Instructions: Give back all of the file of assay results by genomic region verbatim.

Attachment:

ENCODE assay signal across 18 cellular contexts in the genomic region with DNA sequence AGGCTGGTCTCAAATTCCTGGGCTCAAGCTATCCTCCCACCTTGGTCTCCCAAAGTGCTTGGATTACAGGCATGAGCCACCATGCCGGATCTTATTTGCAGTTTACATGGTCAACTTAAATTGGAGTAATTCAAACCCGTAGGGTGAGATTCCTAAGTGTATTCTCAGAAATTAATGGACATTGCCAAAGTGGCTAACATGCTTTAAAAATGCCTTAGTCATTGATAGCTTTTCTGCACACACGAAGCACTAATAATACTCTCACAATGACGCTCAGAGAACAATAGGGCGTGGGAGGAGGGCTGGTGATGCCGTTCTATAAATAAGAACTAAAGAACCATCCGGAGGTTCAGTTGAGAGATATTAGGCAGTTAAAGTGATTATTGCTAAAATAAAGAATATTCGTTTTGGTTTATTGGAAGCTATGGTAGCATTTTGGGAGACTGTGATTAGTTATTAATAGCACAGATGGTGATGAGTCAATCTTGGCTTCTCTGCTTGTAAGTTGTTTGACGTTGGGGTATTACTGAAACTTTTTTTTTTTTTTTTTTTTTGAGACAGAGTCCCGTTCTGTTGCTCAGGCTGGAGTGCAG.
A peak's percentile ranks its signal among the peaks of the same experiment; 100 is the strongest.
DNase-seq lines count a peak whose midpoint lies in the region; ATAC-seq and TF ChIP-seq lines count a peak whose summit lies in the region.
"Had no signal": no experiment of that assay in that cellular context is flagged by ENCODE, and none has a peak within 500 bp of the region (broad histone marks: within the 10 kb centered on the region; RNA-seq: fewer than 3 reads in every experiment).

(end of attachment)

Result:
ENCODE assay signal across 18 cellular contexts in the genomic region with DNA sequence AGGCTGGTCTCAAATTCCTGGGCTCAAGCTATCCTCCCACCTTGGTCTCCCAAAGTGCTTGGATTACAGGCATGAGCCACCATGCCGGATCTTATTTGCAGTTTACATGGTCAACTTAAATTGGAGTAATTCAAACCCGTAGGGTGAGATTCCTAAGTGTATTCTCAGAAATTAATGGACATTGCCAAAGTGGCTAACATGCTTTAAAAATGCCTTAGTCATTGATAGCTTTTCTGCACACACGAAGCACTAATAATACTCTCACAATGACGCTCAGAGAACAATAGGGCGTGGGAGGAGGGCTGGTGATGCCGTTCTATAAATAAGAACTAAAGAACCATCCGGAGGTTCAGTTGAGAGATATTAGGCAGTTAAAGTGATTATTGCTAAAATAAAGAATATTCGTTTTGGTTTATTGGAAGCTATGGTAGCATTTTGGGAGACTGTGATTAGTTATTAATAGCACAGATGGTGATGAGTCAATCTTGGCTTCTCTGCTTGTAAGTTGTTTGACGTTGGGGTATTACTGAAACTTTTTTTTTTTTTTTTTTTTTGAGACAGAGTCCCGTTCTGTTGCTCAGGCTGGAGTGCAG.
A peak's percentile ranks its signal among the peaks of the same experiment; 100 is the strongest.
DNase-seq lines count a peak whose midpoint lies in the region; ATAC-seq and TF ChIP-seq lines count a peak whose summit lies in the region.
"Had no signal": no experiment of that assay in that cellular context is flagged by ENCODE, and none has a peak within 500 bp of the region (broad histone marks: within the 10 kb centered on the region; RNA-seq: fewer than 3 reads in every experiment).